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Re: <wbr> rendering

From: Jukka K. Korpela <jukka.k.korpela@kolumbus.fi>
Date: Sun, 08 Mar 2015 16:42:36 +0200
Message-ID: <54FC5FDC.6010402@kolumbus.fi>
To: public-html@w3.org
2015-03-08, 12:38, Andrea Rendine wrote:
> Something like a couple years ago, I filed a bug on the WHATWG HTML 
> Living Standard project, complaining about how a tag was meant to be 
> rendered. I received a completely unsatisfying answer, which was 
> basically meant to tell me to wait. Enough waiting now. 

WHATWG and W3C are two different entities, though in cooperation. If you 
want to have WHATWG HTML changed, you need to talk to WHATWG, I think. I 
cannot comment on the content of your proposal, as you don’t quote or 
cite it.

> In the spec, <wbr> is meant to be a line break opportunity.

That’s a good informal description, but rather unsatisfactory as a 
definition. I think <wbr> should be defined so that its effect is 
equivalent to the presence of ZERO-WIDTH SPACE U+200B character, This 
would still require a description of the effect of this character; it 
should not mean just that a browser may break a line—rather the 
conditions for doing so should be specified as part of the layout 
algorithm. But this would be rather straighforward.

(In practice, support to <wbr> predates support to U+200B by many years. 
As a logical description, however, it is natural to base the definition 
of <wbr> on a standardized character designed for similar use.)

> The two examples provided are quite different (a prose with a curious 
> streamlike formatting, and a code fragment), but this underlines how 
> different use cases can be.
Both examples are meaningful, but rather special. Somewhat more normal 
examples would be


> Now, when reading the prose I thought to myself that this can be a 
> convenient way to insert hyphenated word breaks, as most languages 
> break words with a - mark.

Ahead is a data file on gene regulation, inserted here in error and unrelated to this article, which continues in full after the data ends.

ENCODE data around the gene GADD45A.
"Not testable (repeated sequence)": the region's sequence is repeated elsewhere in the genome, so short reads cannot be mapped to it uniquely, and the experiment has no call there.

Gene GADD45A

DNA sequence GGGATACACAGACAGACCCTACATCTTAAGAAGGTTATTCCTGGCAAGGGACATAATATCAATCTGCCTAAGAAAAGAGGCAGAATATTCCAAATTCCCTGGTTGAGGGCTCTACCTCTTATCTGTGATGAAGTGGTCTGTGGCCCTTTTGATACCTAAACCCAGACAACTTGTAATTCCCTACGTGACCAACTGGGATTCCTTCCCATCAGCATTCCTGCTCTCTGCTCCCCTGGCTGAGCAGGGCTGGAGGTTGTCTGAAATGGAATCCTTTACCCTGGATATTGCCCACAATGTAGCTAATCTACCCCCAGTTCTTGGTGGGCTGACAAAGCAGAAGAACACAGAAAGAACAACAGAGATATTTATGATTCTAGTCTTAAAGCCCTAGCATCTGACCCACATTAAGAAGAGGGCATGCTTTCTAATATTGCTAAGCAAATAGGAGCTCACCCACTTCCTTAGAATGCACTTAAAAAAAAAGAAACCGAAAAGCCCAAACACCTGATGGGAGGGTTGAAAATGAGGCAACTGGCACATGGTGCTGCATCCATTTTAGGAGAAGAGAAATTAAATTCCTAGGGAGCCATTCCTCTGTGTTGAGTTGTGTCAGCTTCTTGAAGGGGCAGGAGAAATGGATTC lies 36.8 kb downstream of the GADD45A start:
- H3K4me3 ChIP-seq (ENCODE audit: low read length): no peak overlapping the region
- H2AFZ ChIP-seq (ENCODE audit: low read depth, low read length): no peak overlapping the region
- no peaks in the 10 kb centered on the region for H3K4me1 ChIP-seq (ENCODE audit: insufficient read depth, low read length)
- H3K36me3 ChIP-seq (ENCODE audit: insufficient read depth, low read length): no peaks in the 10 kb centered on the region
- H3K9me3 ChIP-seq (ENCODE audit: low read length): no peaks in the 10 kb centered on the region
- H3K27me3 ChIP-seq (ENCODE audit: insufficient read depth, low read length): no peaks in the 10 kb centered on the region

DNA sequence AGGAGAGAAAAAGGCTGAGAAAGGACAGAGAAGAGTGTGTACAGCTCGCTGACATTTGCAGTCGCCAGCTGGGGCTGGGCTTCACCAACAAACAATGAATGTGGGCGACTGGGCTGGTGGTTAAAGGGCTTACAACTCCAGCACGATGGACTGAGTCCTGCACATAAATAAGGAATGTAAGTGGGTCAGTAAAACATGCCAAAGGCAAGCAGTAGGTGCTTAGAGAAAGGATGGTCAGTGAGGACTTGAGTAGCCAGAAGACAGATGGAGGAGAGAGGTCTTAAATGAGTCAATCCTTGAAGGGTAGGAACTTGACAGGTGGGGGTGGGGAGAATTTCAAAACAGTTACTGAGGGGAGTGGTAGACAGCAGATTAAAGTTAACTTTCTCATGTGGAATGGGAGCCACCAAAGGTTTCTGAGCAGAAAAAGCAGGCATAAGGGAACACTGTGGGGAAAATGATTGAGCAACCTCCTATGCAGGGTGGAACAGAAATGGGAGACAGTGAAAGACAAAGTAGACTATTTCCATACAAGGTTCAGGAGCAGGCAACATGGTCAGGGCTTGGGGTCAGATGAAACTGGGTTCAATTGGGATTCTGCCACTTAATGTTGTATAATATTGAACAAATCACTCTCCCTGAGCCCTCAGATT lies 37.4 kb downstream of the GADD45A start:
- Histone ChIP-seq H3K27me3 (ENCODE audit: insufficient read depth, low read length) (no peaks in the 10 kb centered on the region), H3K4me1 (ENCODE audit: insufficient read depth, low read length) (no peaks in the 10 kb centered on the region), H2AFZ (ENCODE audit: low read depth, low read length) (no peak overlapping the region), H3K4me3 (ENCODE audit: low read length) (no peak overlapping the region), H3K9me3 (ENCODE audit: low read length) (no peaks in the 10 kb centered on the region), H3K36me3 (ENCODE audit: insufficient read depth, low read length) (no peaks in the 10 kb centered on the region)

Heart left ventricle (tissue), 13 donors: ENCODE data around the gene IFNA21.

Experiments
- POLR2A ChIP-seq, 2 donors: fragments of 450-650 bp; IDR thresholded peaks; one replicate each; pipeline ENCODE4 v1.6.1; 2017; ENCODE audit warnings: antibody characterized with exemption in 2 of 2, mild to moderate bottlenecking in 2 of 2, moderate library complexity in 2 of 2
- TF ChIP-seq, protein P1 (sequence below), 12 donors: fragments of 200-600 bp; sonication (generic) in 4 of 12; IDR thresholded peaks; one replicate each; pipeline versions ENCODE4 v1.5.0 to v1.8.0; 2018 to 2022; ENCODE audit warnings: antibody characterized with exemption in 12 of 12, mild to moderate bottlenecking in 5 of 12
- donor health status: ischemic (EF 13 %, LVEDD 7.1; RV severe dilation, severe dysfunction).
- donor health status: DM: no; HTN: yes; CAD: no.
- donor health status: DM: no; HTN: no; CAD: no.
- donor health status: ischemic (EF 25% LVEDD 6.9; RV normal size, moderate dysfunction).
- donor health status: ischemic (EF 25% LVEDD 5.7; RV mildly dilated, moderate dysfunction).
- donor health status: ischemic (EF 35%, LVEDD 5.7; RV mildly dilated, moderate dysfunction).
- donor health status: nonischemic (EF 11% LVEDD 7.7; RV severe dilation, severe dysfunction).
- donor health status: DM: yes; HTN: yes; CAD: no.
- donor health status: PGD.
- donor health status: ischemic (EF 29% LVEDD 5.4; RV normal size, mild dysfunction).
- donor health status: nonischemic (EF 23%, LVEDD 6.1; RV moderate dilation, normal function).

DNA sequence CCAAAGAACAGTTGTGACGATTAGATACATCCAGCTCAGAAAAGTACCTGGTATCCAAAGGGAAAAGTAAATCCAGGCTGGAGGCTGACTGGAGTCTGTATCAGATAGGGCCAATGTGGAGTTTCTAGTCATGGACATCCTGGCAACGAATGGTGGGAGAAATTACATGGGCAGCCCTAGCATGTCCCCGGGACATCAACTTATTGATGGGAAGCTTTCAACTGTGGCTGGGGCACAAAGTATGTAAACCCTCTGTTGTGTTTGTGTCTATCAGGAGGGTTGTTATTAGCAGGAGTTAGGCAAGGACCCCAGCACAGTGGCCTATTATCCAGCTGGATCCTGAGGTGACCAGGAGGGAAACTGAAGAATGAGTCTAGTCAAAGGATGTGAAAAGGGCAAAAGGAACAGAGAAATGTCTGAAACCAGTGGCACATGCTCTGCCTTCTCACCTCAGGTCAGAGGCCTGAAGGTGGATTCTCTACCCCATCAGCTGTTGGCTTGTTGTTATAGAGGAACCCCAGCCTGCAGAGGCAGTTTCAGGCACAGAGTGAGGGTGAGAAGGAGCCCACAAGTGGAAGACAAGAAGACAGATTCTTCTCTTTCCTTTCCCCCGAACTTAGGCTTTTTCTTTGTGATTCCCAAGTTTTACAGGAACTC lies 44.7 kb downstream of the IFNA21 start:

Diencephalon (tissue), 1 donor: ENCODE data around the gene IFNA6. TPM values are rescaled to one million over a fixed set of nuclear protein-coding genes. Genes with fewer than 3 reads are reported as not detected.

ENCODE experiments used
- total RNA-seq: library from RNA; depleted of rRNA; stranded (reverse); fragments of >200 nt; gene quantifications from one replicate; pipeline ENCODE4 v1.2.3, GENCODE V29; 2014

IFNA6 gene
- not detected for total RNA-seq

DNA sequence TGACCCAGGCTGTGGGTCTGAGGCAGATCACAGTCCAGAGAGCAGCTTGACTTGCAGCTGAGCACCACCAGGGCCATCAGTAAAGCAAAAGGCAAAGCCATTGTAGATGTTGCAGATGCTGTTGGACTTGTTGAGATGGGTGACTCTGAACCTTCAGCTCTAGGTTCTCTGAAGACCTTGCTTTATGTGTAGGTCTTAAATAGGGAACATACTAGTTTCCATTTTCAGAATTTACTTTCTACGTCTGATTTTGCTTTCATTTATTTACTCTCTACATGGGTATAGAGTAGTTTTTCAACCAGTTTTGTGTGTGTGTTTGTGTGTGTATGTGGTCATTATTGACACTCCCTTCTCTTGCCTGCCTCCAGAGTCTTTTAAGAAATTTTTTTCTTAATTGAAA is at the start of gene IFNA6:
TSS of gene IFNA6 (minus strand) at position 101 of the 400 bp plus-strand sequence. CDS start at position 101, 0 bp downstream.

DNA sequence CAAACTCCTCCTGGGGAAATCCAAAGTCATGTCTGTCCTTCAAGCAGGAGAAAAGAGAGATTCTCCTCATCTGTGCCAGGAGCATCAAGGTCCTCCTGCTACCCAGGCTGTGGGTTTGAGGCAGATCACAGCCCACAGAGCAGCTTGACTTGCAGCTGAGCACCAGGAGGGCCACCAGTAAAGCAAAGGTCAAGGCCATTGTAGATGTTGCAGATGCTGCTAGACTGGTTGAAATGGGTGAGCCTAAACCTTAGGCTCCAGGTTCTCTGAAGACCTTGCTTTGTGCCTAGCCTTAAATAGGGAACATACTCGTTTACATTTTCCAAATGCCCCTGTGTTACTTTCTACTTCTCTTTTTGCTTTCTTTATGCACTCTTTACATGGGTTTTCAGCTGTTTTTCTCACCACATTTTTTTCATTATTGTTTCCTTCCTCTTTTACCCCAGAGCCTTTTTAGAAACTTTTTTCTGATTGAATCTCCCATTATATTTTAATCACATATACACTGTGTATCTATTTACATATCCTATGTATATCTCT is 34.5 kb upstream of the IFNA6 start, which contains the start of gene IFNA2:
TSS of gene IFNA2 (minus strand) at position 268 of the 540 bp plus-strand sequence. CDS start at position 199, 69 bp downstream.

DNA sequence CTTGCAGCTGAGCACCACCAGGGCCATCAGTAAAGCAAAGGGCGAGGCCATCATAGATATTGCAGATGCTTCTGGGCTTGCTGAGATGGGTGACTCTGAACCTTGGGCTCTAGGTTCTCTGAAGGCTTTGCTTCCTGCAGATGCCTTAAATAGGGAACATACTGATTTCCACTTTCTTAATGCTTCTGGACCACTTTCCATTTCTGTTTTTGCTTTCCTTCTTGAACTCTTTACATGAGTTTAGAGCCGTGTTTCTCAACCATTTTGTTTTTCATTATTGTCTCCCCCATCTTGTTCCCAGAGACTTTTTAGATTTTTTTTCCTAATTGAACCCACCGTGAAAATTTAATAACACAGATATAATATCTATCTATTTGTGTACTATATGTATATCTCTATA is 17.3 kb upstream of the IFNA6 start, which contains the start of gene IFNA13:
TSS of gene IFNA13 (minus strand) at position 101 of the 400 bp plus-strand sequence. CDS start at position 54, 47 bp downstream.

Such a convention is far less universal than you might think. In any 
case, hyphenation is very different from conditional line break. When 
Netscape invented <wbr>, they chose a very poor name, since <wbr> isn’t 
really Word BReak except when used for text in a language that does not 
use hyphens to indicate line breaks. It’s more like allowed break in a 

> <wbr> would remove the need for a &shy; soft hyphen.

String break opportunities and word hyphenation are very different 
things. The SOFT HYPHEN U+00AD character is meant to be used to 
interfere with automatic hyphenation (usually to deal with cases that it 
would hyphenate incorrectly or would fail to hyphenate at all) or, in 
some cases, to specify hyphenation points in a situation where automatic 
hyphenation cannot be used.
> An alternative to good ol' U+173 Soft Hyphen is needed because such 
> character is copypasted along with the text itself, and can be fetched 
> by data-mining tools, while it isn't strictly part of content. <wbr>, 
> on the other side, is markup and wouldn't appear where only text is to 
> be fetched.

The soft hyphen has been with us for many years, about 20 years in HTML 
I would say, though support to it has been surprisingly limited. Any 
software that reads HTML data needs to cope with it. Copypaste has many 
similar problems already. Or, rather, it is not a problem with copypaste 
but with using the pasted text in a particular environment. It is all OK 
for plain text to contain soft hyphens. If you paste text in an 
environment where e.g. soft hyphens or other invisible characters might 
cause problems, you just need to deal with it. Even if soft hyphens were 
strictly forbidden now, you would still have zillions of them in 
existing data.

> Now, according to the idea of the spec, an author could style such 
> element so that its rendering fits to the purpose. For instance, <wbr> 
> inside <code> could be rendered as zero width space, while <wbr> in 
> paragraphs could become a soft hyphen.

I cannot see where you got that idea, but in any case, <wbr> is not 
meant to become a soft hyphen.

> Now, in the last 2 years i saw no improvements in the implementation, 
> by UAs, of the "content" property applied to real (non pseudo) elements.
There are no specifications on such things either, and there has not 
been work on the issue for many years, as far as I can see.

> What is important now is that <wbr> doesn't work on its own. 

It does its own job well.

> It breaks words, right, 

No, it just declares a permitted line breaking point in a string.

> but any empty span element would do the trick. 

No, empty spans do not do such things; foo<span></span>bar acts as 
foobar as far as layout is considered,

Yucca, http://www.cs.tut.fi/~jkorpela/
Received on Sunday, 8 March 2015 14:43:06 UTC

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